Special to the JTA Egypt in Drive to Re-establish Relations with the Arab World
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Special to the JTA Egypt in Drive to Re-establish Relations with the Arab World

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Egypt has injected some new vigor in recent days in its drive to re-establish relations with the Arab world.

The latest campaign, which has been given prominent coverage in the news and editorial columns of the government-controlled press, has included a visit by Osama El-Baz, political advisor to President Hosni Mubarak, to Amman Saturday, where he delivered a letter from Mubarak to Jordan’s King Hussein on recent developments in the region. A similar letter was to be delivered to President Amin Gemayel of Lebanon, where El-Baz was headed from Amman.

At the same time, an active correspondence between Mubarak and President Gaafar Nimeiry of the Sudan has reflected Egypt’s interest in renewing its traditional role as the pivotal point of political movement among the Arab states.

Egypt was stripped of that function following the conclusion of its peace treaty with Israel and the breaking of relations by most Arab countries.

“What is happening in the Arab arena,” Mubarak’s most recent message to Nimeiry on developments in Lebanon, the West Bank and the Iran-Iraq war, is reported to say, “is not the responsibility of any one state or group of states, but rather calls for a collective Arab move arising from a common ground that will help to settle the crises confronting the Arab nation today.”

Mubarak reportedly called for the drafting of a definitive Arab program for Lebanon that will “deny (Israel) any pretext for postponing its withdrawal.”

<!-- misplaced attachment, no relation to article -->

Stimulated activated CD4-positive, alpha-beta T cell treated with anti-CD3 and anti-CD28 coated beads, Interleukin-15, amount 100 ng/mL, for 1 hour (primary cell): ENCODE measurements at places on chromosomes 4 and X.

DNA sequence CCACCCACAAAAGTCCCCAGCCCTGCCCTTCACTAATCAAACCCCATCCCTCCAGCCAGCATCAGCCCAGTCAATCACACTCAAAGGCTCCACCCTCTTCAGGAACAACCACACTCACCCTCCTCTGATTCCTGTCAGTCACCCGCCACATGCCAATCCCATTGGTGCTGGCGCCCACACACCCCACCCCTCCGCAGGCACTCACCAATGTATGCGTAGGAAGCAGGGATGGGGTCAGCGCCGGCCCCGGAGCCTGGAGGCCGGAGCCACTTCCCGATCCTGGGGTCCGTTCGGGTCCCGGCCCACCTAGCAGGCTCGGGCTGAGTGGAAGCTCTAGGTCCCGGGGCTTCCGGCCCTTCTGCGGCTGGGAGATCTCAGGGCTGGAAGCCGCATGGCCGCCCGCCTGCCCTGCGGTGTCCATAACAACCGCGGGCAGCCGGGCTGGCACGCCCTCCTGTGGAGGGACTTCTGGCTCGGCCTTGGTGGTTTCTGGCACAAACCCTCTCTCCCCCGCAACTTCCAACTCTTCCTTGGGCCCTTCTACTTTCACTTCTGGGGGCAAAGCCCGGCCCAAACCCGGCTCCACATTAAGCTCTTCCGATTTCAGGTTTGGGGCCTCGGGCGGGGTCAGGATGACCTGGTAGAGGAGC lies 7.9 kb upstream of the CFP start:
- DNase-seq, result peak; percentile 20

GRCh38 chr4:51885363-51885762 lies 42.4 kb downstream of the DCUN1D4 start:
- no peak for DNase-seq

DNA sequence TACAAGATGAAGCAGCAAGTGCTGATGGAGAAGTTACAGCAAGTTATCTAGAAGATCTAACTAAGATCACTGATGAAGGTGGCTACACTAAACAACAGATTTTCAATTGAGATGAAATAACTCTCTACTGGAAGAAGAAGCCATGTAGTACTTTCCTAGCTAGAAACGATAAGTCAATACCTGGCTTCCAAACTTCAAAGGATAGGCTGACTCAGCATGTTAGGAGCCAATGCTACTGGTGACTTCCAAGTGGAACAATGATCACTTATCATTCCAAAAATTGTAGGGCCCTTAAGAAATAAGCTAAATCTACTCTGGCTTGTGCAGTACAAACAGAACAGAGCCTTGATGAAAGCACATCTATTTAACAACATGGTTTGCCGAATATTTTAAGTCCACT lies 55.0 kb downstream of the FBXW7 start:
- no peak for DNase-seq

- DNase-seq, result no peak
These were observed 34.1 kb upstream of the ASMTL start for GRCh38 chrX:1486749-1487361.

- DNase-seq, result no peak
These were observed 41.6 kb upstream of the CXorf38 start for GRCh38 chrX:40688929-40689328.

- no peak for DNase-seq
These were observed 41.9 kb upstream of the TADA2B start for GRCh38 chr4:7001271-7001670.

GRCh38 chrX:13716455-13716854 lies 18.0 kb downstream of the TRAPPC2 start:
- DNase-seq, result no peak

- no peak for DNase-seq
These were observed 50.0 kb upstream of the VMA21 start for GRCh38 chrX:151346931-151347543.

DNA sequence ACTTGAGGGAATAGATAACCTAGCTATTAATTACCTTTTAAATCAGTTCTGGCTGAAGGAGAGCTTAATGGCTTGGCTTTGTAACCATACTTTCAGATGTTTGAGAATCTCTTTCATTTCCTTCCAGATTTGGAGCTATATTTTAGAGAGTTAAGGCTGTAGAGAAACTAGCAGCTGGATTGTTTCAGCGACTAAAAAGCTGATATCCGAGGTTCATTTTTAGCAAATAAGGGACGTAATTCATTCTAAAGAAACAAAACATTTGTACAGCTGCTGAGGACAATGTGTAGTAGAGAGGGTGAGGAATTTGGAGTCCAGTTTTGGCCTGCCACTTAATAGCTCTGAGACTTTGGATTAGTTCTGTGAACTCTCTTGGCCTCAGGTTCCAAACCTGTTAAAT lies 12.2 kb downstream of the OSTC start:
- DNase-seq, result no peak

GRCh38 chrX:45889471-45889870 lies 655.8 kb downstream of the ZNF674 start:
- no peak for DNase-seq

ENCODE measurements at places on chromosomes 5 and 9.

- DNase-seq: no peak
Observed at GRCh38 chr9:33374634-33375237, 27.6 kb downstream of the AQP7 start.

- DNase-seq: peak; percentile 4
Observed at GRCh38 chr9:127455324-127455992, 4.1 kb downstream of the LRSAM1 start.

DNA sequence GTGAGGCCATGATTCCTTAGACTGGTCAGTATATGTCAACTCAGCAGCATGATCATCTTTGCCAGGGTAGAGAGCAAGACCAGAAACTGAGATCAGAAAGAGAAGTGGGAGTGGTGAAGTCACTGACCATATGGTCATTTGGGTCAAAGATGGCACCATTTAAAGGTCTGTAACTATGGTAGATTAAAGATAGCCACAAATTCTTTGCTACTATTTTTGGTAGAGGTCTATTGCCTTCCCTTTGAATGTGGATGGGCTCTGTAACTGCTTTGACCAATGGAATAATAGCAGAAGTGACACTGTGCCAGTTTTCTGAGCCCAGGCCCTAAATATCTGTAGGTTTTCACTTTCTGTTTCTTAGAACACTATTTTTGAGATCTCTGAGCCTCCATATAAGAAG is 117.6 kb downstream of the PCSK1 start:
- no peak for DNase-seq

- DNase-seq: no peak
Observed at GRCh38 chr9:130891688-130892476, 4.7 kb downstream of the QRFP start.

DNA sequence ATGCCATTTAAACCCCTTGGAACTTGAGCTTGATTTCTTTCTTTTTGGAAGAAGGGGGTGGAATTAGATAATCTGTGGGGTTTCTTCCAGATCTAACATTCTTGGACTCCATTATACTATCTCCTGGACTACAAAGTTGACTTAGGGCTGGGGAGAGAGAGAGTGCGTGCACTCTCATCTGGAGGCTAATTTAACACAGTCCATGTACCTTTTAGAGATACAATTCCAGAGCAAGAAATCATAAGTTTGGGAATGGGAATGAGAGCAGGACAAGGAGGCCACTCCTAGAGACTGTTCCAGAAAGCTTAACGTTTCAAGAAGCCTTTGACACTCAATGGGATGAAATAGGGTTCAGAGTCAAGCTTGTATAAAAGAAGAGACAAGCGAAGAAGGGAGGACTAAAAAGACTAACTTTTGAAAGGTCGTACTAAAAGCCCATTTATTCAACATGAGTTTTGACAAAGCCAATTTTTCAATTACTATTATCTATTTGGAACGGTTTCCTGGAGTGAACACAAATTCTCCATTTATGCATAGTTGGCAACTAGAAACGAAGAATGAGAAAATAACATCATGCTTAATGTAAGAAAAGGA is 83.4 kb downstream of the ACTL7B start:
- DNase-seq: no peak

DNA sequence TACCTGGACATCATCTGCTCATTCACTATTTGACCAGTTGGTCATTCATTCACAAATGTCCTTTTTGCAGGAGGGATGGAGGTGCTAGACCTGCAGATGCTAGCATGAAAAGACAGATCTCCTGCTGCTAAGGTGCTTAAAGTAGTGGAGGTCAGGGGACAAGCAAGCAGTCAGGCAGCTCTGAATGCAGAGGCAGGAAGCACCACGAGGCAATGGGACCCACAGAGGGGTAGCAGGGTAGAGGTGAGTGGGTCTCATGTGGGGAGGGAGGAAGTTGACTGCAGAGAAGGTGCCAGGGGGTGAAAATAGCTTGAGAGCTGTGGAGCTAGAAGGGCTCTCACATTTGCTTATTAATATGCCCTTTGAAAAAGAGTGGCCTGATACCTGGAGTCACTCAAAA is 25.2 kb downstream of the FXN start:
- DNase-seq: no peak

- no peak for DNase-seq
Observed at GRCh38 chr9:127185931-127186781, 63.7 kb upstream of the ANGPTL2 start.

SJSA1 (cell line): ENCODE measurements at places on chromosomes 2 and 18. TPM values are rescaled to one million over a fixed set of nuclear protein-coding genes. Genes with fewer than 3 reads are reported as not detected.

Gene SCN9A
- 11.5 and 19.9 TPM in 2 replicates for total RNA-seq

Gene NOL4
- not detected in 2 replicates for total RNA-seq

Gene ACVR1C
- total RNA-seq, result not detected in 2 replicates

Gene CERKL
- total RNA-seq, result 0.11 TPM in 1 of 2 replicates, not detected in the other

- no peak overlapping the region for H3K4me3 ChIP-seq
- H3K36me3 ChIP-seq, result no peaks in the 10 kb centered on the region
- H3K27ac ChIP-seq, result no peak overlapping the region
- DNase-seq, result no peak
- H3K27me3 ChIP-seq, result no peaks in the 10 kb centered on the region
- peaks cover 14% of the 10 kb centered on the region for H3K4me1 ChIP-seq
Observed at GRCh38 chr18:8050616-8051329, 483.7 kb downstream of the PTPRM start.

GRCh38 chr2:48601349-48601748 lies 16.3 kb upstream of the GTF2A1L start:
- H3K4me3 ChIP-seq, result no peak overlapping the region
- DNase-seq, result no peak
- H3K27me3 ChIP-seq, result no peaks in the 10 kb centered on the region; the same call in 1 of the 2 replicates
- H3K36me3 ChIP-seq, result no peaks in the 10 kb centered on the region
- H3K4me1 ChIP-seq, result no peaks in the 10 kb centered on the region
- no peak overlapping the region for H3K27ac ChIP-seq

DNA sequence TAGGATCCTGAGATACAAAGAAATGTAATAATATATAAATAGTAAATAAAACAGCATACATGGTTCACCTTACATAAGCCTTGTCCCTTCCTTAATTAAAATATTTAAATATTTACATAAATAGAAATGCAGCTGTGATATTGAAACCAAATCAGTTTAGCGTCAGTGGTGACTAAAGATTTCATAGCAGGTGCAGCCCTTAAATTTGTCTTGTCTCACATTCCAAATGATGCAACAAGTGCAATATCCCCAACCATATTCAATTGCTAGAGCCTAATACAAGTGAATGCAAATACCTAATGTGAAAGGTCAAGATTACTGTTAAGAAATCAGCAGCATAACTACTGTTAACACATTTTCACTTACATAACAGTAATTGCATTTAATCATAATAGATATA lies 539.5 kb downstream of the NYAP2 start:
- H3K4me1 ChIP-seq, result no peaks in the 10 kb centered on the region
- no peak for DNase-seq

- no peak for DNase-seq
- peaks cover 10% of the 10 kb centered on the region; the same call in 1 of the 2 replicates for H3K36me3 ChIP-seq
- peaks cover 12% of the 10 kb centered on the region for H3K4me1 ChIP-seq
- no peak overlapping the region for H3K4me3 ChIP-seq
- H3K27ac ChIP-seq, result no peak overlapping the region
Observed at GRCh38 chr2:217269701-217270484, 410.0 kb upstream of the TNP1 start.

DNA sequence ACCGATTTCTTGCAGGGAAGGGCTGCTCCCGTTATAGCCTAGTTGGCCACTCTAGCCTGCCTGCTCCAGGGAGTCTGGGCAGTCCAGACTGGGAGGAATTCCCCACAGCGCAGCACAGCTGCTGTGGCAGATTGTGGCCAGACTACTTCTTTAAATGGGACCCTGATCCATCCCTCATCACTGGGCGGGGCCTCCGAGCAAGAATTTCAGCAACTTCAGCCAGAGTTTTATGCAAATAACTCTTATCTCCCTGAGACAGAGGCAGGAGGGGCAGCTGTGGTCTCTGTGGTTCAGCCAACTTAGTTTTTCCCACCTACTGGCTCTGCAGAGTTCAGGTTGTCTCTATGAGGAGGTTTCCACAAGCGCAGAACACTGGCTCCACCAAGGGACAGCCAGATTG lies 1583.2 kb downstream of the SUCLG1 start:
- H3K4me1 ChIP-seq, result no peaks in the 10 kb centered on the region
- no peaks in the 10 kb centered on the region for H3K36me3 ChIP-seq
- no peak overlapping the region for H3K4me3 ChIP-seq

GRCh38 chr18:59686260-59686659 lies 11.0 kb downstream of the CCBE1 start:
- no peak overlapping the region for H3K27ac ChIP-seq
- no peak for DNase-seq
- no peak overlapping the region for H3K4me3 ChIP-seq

The recent flurry of diplomatic activity in Cairo has also included an exchange of visitors with Baghdad, among them Iraqi Foreign Minister Atriq Aziz, who met with Mubarak here last month; an Iraqi delegation of journalists which followed; and Egypt’s Minister of Finance and Foreign Trade, currently visiting Iraq.

Although no formal relations exist between Egypt and Iraq, Egypt has consistently stressed that it maintains good relations with Baghdad, as it does with most of the Arab countries which removed their embassies from Cairo four years ago.

Egypt has also supported Iraq in the Persian Gulf war, which has undoubtedly made the Iraqis more amenable to Egyptian appeals for more tangible ties. A branch of a main Iraqi bank is expected to open in Cairo later this month.


Adding a more novel feature to the Egyptian diplomatic drive and recent hints of renewed contacts with Syria, Egypt has consistently pointed to Damascus as one of the few capitals with which relations have not been resumed.

In an interview with the weekly Akhbar El Yom last week, however, Foreign Minister Kamal Hassan Ali hinted at possible contacts between Egypt and Syria to break the deadlock in Lebanon, saying “Egypt believes that dialogue with Arab brothers is always useful and needed.”

Similarly, the omission of Syria by Egypt’s Minister of State for Foreign Affairs, Boutros Ghali, among the Arab countries with whom he noted Egypt had no relations, prompted the somewhat sensational headline in the London-based Arabic-language weekly Al-Magalla, which conducted the interview: “Are There Secret Ties Between Egypt and Syria?” The minister declined comment when asked directly if such ties existed.

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